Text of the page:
“Puppies are very curious and so may be more likely to accidentally ingest dirt as they’re exploring the world,” Dr. Keefe said. “However, if your puppy repeatedly eats dirt, it’s important to have them examined by a vet to rule out any underlying issues and to discourage them from this behavior so that it does not become a habit into adulthood.”
Should I let my dog eat dirt?
If your dog licks some dirt while you’re on a walk every now and then, it shouldn’t be a problem. But you really shouldn’t let your dog eat dirt all the time.
“Eating dirt can pose a number of dangers,” Dr. Keefe said. “Ingesting large quantities of dirt could cause a life-threatening gastrointestinal impaction or blockage, which could require emergency surgery.”
According to Dr. Keefe, there could be objects in the dirt that are harmful to your dog as well, such as:
- Pesticides or fertilizers
- Small rocks, which could cause damage to your dog’s teeth, pose a choking hazard or cause an intestinal blockage
- Sharp sticks, which could puncture his mouth, throat or intestinal tract
How to stop your dog from eating dirt
If your dog’s eating dirt because he’s anxious or bored, you can help him by keeping him entertained or by giving him a more productive outlet for his anxiety.
“If the issue is determined to be more of a habit or behavioral problem, there are several ways to help combat this,” Dr. Keefe said. “To help prevent boredom, increase the amount of exercise and playtime your dog is getting each day. You can also provide interactive toys, such as food puzzle toys, to provide mental stimulation, especially when they are home alone for longer periods of time.”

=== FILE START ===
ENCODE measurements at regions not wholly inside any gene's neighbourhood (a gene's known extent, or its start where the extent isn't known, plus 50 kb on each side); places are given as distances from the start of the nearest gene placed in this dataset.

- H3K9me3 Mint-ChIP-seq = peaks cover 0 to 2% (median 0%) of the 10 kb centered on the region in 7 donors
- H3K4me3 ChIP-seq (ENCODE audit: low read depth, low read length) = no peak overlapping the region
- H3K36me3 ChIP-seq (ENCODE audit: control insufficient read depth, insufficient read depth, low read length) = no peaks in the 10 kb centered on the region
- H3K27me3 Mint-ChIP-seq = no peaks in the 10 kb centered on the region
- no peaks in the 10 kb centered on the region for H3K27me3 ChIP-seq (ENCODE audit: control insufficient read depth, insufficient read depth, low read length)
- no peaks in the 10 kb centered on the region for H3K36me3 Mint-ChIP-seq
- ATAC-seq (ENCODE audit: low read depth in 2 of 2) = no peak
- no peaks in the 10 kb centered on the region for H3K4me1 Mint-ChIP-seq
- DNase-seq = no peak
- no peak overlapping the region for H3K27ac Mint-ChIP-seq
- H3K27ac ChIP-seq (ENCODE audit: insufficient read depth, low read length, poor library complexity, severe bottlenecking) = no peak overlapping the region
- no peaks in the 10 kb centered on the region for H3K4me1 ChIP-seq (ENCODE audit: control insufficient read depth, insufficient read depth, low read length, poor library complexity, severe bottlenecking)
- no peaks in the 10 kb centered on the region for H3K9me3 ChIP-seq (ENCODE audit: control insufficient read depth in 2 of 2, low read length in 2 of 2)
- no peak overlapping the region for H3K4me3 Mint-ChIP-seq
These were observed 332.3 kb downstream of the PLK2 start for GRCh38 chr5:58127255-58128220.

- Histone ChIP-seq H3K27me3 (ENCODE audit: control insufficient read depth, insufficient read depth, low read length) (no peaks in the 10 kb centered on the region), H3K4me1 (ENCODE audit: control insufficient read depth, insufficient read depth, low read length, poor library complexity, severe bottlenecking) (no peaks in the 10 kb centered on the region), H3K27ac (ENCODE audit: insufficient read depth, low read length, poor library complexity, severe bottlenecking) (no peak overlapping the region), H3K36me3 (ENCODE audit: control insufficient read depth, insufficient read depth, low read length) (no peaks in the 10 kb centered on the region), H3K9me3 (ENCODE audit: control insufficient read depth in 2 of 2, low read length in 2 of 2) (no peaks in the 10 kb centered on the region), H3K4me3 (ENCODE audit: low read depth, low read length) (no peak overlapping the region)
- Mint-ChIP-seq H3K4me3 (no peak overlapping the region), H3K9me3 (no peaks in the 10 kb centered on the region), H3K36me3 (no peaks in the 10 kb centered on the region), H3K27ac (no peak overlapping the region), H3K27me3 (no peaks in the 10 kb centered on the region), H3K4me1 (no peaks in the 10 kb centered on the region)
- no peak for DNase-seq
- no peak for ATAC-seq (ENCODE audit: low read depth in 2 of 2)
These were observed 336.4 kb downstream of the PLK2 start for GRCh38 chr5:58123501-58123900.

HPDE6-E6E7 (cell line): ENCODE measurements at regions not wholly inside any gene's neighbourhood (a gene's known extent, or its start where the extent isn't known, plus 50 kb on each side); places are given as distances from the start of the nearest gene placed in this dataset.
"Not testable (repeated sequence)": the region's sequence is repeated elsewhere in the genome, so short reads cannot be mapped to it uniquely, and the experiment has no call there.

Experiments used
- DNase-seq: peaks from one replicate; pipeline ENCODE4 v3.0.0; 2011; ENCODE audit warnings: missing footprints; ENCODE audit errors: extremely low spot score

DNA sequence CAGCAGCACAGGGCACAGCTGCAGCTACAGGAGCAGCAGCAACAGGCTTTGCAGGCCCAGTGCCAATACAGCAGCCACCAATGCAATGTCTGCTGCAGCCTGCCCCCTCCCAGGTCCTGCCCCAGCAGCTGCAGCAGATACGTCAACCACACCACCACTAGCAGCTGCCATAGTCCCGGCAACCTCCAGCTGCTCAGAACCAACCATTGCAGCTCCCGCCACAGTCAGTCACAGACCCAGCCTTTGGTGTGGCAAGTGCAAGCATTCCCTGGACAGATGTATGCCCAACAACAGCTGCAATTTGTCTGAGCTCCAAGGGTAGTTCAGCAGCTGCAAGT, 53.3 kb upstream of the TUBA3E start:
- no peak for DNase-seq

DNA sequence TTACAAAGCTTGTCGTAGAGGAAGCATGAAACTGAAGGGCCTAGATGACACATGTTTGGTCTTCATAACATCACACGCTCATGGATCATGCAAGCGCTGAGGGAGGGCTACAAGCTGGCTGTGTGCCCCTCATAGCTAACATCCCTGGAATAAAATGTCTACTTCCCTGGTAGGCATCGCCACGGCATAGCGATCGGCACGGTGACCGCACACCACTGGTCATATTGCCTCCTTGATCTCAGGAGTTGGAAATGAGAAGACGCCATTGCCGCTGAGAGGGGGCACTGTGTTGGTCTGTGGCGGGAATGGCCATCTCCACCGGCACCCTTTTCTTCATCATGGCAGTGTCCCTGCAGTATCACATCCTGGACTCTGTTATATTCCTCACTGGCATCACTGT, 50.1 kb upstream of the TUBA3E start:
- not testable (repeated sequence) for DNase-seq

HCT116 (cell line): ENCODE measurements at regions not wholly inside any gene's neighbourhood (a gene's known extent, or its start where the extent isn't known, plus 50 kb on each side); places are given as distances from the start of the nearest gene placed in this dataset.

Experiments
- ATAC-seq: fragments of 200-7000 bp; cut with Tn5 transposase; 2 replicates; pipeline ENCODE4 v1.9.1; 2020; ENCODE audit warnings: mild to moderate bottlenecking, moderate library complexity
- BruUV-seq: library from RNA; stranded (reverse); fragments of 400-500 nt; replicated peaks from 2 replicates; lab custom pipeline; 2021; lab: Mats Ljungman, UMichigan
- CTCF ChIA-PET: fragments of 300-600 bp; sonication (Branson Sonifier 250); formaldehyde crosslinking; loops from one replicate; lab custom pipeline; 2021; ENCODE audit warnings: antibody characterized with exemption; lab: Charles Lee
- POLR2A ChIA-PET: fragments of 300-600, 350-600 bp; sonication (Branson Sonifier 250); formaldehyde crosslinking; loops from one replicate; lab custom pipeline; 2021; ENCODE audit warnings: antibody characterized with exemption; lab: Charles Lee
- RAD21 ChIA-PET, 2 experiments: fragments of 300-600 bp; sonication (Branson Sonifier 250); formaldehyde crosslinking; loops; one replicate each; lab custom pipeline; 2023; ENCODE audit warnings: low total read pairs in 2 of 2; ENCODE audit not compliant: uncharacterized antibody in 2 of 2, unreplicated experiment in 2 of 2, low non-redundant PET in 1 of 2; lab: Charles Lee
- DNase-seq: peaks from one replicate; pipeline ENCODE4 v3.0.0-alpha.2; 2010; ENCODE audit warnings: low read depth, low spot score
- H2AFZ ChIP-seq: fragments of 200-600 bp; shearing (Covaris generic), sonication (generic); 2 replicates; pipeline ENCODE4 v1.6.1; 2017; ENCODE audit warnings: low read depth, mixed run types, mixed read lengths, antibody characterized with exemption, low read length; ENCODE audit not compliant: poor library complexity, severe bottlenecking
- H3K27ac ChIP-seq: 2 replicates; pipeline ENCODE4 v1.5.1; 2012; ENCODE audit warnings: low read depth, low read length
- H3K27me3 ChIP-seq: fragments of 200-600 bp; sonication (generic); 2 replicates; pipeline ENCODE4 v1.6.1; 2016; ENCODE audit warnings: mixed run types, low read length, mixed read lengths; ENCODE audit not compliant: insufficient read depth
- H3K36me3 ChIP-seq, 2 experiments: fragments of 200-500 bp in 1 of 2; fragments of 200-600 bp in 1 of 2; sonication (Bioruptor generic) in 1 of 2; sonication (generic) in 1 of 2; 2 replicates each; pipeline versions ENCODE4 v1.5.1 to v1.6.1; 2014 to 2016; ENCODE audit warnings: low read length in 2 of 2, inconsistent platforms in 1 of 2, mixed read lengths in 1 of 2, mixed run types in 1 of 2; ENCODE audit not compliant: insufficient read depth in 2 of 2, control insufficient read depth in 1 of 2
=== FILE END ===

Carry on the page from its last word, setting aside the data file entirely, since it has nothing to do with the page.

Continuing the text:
The ZippyPaws puzzle toy earned The Dodo’s Paw of Approval, and you can get it from Amazon for $12.99.
“Natural therapies and products can also help with anxiety, including calming aids like pheromone collars (Adaptil) or products like the Anxiety Wrap or ThunderShirts,” Dr. Keefe said. “For severe stress/anxiety issues, you may need to enlist the help of a behavioral specialist who can assist with techniques such as desensitization and counterconditioning.”
You can get the Adaptil calming collar from Amazon for $11.99 and the ThunderShirt from Amazon for $44.95.
Beyond calming aids, you can reduce stress in your dog’s life by giving him his own area, like a comfy bed or crate with his toys, to help him relax, Dr. Keefe said.
Other ways to discourage your dog from eating dirt include:
- Remove potted plants from your dog’s reach (this is also a good idea to keep him from chewing on plants that are toxic to dogs).
- Watch your dog when he’s outside to prevent him from eating dirt.
- Cover up or block off any areas with dirt or soil in your yard so your dog can’t reach them.
- “Use positive reinforcement (praise, pets and treats) when they sniff dirt but do not eat it,” Dr. Keefe said.
- Don’t punish your dog for eating dirt. Instead, distract him with toys or a treat when he tries to eat dirt.
So if your dog eats a little bit of dirt, he should be fine. But you shouldn’t let him chow down on your freshly tilled soil all the time — just give him a treat instead. And if you think there’s an underlying issue, contact your vet.